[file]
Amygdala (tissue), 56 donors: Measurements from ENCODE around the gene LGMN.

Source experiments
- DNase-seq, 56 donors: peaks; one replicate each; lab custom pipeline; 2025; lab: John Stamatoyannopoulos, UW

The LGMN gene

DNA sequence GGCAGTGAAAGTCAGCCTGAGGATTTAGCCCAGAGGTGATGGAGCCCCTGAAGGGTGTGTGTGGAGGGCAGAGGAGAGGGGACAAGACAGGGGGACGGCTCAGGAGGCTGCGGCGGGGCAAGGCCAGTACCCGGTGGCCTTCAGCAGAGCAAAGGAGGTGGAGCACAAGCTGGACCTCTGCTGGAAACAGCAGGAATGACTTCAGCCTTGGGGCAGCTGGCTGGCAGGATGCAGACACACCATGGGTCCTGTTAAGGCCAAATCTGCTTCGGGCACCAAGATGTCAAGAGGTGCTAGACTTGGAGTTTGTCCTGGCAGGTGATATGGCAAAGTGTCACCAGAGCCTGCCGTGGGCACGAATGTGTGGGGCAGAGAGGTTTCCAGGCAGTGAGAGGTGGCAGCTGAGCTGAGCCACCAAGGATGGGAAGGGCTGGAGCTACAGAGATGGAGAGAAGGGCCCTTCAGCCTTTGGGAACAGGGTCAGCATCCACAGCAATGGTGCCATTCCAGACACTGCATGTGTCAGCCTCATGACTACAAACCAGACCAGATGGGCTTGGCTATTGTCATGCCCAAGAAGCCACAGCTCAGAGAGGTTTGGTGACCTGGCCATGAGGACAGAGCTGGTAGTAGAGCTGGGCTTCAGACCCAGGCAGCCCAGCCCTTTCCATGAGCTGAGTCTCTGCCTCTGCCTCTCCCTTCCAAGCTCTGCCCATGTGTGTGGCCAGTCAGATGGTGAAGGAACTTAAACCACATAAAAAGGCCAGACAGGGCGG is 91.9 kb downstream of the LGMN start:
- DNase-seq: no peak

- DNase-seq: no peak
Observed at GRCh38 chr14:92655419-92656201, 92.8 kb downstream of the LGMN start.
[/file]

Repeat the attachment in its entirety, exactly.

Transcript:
Amygdala (tissue), 56 donors: Measurements from ENCODE around the gene LGMN.

Source experiments
- DNase-seq, 56 donors: peaks; one replicate each; lab custom pipeline; 2025; lab: John Stamatoyannopoulos, UW

The LGMN gene

DNA sequence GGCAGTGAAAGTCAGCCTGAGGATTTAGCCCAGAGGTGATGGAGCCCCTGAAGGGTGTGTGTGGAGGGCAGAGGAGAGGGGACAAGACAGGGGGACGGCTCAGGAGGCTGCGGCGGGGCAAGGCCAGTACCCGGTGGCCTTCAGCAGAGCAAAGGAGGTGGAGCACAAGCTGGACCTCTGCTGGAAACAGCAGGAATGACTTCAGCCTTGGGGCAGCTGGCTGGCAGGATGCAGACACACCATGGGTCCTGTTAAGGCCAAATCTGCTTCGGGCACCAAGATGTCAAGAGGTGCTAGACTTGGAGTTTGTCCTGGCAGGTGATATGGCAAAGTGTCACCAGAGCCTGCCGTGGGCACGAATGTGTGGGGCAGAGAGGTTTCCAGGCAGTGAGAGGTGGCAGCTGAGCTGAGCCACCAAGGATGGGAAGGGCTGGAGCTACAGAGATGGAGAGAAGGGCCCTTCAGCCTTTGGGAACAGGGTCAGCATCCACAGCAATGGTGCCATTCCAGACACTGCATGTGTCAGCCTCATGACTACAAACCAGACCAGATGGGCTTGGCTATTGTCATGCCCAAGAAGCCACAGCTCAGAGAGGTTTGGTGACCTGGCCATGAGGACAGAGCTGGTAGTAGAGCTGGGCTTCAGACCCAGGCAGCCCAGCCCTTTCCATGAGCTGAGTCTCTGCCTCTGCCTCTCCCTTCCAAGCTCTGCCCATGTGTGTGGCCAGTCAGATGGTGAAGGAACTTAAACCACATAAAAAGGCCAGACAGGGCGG is 91.9 kb downstream of the LGMN start:
- DNase-seq: no peak

- DNase-seq: no peak
Observed at GRCh38 chr14:92655419-92656201, 92.8 kb downstream of the LGMN start.